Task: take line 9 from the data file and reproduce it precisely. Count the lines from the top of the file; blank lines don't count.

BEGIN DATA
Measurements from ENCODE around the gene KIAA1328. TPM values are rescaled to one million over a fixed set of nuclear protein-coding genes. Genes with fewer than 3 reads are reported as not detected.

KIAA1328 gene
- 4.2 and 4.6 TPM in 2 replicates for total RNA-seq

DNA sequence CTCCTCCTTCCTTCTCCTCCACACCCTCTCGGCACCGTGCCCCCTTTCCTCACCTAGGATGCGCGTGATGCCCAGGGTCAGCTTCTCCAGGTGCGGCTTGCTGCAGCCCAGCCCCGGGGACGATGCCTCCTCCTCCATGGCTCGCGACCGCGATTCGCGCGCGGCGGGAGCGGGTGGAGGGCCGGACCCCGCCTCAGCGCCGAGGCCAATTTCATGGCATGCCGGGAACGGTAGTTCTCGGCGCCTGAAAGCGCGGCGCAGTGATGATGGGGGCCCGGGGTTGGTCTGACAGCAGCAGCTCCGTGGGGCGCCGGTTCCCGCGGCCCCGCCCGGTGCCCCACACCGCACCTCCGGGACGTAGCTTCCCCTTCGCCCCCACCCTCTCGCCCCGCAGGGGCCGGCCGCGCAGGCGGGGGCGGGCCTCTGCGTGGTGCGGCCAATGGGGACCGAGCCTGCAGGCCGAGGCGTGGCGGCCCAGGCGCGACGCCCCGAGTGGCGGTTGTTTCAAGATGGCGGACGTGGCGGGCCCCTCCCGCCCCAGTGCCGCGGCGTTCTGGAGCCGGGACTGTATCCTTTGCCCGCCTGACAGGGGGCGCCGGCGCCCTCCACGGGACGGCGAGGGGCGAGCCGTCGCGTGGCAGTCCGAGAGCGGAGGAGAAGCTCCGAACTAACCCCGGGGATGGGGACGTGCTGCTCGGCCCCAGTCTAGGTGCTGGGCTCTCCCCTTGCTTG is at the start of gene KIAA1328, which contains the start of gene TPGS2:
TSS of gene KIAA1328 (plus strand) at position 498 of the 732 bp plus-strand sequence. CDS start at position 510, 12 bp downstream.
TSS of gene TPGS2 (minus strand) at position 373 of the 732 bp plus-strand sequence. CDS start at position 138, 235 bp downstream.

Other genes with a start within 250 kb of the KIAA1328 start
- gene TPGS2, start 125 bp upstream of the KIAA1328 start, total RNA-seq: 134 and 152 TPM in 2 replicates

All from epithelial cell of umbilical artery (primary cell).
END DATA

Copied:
All from epithelial cell of umbilical artery (primary cell).